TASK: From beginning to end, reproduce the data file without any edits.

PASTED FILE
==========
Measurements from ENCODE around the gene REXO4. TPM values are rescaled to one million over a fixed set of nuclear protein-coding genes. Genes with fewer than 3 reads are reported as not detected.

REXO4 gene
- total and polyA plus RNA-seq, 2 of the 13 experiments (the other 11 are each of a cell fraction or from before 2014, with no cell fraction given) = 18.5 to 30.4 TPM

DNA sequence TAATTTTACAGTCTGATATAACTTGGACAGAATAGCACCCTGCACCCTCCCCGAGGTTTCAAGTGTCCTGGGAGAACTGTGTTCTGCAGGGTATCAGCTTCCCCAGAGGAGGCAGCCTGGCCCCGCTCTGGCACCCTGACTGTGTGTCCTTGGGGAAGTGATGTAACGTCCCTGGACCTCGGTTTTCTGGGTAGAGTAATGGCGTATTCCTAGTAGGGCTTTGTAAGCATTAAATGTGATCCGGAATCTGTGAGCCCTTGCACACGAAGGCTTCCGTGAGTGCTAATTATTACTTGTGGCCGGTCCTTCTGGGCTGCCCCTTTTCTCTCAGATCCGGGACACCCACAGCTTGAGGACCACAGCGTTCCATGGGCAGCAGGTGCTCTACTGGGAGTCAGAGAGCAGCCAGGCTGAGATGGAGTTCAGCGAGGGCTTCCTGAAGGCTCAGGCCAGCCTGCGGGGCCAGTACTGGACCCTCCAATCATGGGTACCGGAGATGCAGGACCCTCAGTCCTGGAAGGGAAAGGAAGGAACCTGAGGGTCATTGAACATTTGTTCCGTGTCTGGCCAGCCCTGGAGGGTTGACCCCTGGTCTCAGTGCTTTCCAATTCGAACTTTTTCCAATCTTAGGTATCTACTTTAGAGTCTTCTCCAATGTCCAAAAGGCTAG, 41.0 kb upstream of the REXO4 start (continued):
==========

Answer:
Measurements from ENCODE around the gene REXO4. TPM values are rescaled to one million over a fixed set of nuclear protein-coding genes. Genes with fewer than 3 reads are reported as not detected.

REXO4 gene
- total and polyA plus RNA-seq, 2 of the 13 experiments (the other 11 are each of a cell fraction or from before 2014, with no cell fraction given) = 18.5 to 30.4 TPM

DNA sequence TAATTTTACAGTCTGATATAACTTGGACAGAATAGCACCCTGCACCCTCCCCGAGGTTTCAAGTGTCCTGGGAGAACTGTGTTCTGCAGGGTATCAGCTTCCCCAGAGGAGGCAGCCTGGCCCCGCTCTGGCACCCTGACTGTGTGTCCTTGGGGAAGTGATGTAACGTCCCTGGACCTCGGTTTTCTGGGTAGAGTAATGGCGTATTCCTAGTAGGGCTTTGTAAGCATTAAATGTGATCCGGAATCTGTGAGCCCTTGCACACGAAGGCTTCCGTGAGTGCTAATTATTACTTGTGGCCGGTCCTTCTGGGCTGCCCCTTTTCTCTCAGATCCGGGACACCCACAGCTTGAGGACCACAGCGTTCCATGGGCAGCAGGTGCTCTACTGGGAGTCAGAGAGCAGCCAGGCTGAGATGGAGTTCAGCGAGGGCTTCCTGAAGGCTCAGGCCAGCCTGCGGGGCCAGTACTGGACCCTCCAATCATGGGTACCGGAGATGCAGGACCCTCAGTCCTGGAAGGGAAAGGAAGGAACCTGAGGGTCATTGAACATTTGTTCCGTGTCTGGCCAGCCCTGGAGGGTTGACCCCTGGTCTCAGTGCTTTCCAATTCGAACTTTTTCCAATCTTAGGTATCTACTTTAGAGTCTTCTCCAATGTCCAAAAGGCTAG, 41.0 kb upstream of the REXO4 start (continued):